26. Kaplan Steven, Sawhney Mohanbir: E-Hubs: The New B2B Marketplaces. Harvard Business Review, Boston, 78 (2000), 5-6: 97-103.

  27. Kayworth T. R., Leidner D.: The Global Virtual Manager: A Perscription for Success. Insead Working Paper 99/67/TM. Fontainebleau: The European Institute of Business Administration, 1999.

  28. Keys Bernard J., Fulmer Robert M: Executive Developement and Organizational Learning for Global Business. New York: International Business Press, 1998.

  29. Koch Richard: The Financial Times Guide to Strategy: How to Create and Deliver a Useful Strategy, 2nd ed. Great Britain, 2000.

  30. Laubacher Robert J., Malone Thomas W.: Retreat of the Firm and the Rise of Guilds: The Employment Relationship in an Age of Virtual Business. 21st Century Initiative, Working Paper No 033. Cambridge: MIT Sloan School of Management: 2000. [URL: http://ccs.mit.edu/papers/pdf/21cWP033.pdf], August 2000.

  31. Laudon Kenneth C., Laudon Jane P.: Management Information Systems: Organization and Technology in The Networked Enterprise. 6th ed. New Jersey: Prentice-Hall: 2000.

  32. Leidner D., Kayworth T. R., Tavarez-Mora M.: Leadership Effectiveness in Global Virtual Teams. Insead Working Paper 99/68/TM. Fontainebleau: The European Institute of Business Administration, 1999.

  33. Lynch Richard: Corporate Strategy. 2nd ed. Harlow: Financial Times Prentice Hall, 2000.

  34. Margeta Joan: Managing in the New Economy. Boston: A Harvard Business Review Book, 1999.

  35. McCarthy John C.: eLeadership For the Net Economy. The Forrester Research Brief Cambridge: Forrester Group, October 2000. 7 str. [URL: http://www.forrester.com/ER/Research/Brief/Excerpt/0,1317,11026,00.html], 16.03.2000.

  36. Možina Stane: Učeča se organizacija (engl.: Learning Organization). Organizacija, Kranj, 33 (2000), 7: 468-471. (In Slovenian Language).

  37. Ohame Kenichi: The Evolving Global Economy: Making Sense of the New World Order. Boston: The Harvard Business Review Book, 1995. 300 str.

  38. Palmer Ian, Cynthia Hardy: Thinking About Management. London: Sage Publications, 2000.

  39. Porter Michael E.: Competitive Advantage: Creating and Sustaining Superior Performance. New York: Free Press, 1985.

  40. Pučko Danijel: Poslovodenje znanja in vplivi na strateško poslovodenje ter analizo (engl.: Knowledge Management and it`s Impact on Strategic Management and Analysis). Organizacija, Kranj, 31(1998), 10, 557-565. (In Slovenian Language).

  41. Robbins Stephen P.: Managing Today. 2nd ed. San Diego: Prentice Hall, 2000.

  42. Savage Charles M.: Fifth Generation Management: Co-creating Through Virtual Enterprising, Dynamic Teaming, and Knowledge Networking. Boston: Butterworth-Heinemann, 1996.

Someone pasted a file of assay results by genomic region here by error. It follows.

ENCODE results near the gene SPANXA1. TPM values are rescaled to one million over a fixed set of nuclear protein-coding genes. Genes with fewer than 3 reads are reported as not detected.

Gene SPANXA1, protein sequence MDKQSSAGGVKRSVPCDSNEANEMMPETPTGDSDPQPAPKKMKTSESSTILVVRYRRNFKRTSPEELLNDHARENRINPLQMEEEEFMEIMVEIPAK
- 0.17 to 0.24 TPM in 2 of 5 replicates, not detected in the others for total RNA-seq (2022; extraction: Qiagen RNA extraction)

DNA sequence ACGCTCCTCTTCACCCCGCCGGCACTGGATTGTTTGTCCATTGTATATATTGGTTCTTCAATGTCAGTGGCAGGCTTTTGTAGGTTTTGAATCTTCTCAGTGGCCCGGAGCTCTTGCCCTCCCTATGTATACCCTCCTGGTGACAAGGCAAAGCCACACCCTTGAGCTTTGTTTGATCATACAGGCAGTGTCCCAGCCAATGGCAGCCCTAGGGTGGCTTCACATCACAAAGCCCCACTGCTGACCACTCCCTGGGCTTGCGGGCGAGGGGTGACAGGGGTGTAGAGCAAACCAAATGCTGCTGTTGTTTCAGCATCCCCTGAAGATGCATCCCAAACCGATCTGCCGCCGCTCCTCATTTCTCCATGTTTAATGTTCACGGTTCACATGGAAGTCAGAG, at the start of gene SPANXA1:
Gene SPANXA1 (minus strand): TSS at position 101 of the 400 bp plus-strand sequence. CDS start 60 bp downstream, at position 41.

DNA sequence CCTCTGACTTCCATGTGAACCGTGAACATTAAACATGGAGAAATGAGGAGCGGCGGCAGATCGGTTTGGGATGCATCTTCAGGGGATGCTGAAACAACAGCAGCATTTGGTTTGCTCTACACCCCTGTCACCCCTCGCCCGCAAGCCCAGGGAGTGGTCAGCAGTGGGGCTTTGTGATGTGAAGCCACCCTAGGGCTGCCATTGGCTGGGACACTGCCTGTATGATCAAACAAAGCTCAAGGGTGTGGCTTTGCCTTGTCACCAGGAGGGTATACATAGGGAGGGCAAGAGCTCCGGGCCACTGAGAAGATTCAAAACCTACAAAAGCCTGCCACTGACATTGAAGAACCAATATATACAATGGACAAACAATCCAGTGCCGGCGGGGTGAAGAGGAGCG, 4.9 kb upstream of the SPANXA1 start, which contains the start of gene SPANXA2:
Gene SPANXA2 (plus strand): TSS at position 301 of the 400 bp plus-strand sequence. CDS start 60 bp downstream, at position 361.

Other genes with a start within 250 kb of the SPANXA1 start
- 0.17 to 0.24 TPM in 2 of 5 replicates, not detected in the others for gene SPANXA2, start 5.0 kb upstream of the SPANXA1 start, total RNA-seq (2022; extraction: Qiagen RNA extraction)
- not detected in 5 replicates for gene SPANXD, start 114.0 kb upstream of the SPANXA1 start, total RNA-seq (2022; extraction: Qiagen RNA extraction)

43. Skyrme David (1999): The Virtual Organization. .[URL: http://www.skyrme.com/insights/2virtorg.htm, 19.04.2002].

  44. Stonehouse George et al.: Global and Transnational Business: Strategy and Management. Chichester: Wiley, 2000.

  45. Timmers Paul: Electronic Commerce: Strategies and Models for Business to Business Trading. Chichester: Wiley: 1999.

  46. Werbach Kevin: Syndication: The Emerging Model for Business In the Internet Era. Harvard Business Review, Boston, 78 (2000), 5-6: 85-93.

  47. Zerdick et al.: E-Conomics: Strategies for the Digital Marketplace. Berlin: Springer, 2000.

1 The term electronic business/electronic commerce does not have a generally accepted definition (Coppel, 2000). In the narrower sense it means conducting business over the Internet, electronic selling of goods and services that are delivered through classical means as well as products that can be digitalized and delivered over the Internet. Holsapple and Singh (2000) presented an integral definition of electronic (virtual) business, which associates E-business with the New Economy based on knowledge: E-business is an approach towards achievement of (strategic) business objectives, where knowledge management assures or facilitates execution of activities within and between the value chains, and also enables decision making, which is the foundation for these activities.

2 For more info. about this, see: E-Trends: Making Sense of the Electronic Communications Revolution. Cairncross et al. (ed). The Economist, London, 2001. 402 page.





La base de datos está protegida por derechos de autor ©espanito.com 2016
enviar mensaje